Northern Ireland news

Ballymurphy witness describes 'nightmare' of being covered in victim's blood

Catholic priest, Fr Hugh Mullan, was one of 11 people who died in the Ballymurphy Massacre in 1971.
Paul Ainsworth

A WITNESS has told the inquest into the 1971 deaths in Ballymurphy how he ended up covered in the blood of a priest who was shot dead, describing the series of events as a "nightmare".

Former youth worker Brian McLaughlin told the hearing in Belfast yesterday that he did not see anyone being shot on August 9 1971, but heard bullets "zinging by" him.

He helped move the body of Fr Hugh Mullan, who died that day along with 19-year-old Francis Quinn.

Describing what happened on the first day of the shootings by members of the Parachute Regiment, which led to the deaths of 11 people, Mr McLaughlin said he helped bring the body of the 38-year-old priest to a nearby house.

"His blood ran down my arms. This has always stuck with me," Mr McLaughlin, now aged 74, said.

He added: "Nightmares, they don't fade that easily."

Relatives of Father Hugh Mullan, one of 11 people killed in what became known as the Ballymurphy Massacre in west Belfast. Picture by Rebecca Black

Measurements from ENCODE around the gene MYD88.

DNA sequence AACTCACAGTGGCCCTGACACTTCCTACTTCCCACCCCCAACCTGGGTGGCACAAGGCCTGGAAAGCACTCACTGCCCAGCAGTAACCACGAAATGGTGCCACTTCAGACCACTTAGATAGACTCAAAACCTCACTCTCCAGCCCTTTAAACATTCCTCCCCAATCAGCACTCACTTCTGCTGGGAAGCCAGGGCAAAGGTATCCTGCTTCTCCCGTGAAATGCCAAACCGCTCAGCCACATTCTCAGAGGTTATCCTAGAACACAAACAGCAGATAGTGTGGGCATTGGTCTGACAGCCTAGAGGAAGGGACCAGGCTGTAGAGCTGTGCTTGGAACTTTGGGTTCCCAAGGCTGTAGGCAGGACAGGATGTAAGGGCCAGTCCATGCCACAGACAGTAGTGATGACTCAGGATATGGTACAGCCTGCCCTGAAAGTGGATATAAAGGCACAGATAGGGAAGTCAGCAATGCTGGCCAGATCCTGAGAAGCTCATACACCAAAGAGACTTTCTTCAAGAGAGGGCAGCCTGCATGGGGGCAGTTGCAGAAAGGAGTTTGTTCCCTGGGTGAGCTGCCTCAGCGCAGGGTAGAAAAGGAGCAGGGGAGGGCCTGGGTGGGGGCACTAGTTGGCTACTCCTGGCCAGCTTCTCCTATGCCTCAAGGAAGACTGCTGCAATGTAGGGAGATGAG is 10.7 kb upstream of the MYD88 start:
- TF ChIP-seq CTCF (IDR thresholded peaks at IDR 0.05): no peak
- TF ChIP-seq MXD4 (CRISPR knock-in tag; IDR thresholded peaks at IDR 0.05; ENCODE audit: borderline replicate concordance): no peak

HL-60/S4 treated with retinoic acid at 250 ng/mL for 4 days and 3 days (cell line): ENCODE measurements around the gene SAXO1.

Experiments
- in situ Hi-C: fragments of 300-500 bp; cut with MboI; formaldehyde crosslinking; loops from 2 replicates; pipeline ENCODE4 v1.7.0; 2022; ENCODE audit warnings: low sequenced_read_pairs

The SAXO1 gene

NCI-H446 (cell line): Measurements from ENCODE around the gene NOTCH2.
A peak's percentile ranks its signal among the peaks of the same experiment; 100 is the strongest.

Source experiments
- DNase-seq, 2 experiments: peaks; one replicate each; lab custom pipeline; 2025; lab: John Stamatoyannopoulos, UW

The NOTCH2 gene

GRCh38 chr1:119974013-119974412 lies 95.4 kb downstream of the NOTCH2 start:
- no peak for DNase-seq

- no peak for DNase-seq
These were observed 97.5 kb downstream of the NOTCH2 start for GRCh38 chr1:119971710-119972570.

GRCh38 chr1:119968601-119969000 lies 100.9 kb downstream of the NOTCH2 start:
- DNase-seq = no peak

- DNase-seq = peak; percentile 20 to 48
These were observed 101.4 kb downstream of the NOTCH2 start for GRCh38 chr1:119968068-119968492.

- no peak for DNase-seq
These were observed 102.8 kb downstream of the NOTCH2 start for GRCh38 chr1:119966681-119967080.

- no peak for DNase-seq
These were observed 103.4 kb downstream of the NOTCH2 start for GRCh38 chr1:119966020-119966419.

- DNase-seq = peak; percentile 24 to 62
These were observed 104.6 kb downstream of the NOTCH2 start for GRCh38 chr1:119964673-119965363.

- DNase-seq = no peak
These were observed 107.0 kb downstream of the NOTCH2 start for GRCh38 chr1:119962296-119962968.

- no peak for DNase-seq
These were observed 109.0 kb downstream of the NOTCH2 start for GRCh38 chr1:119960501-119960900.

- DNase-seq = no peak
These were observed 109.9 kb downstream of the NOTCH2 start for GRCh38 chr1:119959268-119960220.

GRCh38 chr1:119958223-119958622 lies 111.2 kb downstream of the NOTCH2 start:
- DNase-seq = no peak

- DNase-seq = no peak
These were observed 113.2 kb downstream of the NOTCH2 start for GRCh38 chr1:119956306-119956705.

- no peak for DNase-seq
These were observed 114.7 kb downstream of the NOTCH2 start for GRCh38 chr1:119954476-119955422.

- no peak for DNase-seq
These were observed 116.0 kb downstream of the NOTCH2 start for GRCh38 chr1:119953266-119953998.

Speaking of the hail of bullets, Mr McLaughlin told the inquest he believed shots were being fired by the police and the army, along with "the Protestant population" in the neighbouring Springmartin area. He echoed the claims of other witnesses that shots had been aimed into the area from flats in Springmartin.

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Meanwhile, witness Sean Daly told the inquest about events that led to Fr Mullan's death.

Mr Daly, who was shot in the foot, described how he went to the aid of local man Bobby Clarke, who had been hit by a bullet in an area of waste ground. Mr Daly said he offered his own white T-shirt to Fr Mullan to use as a white flag and the priest left before being shot and falling to the ground.

"I was waiting for the final bullet to come my direction," he said after describing how he crawled to nearby long grass to hide.

Witness Michael O'Hara, the nephew of victim Joan Connelly, told the court he had been walking home and spotted paratroopers - one of whom addressed him by name, telling him to "stay off the streets" that night, before the shooting later began.

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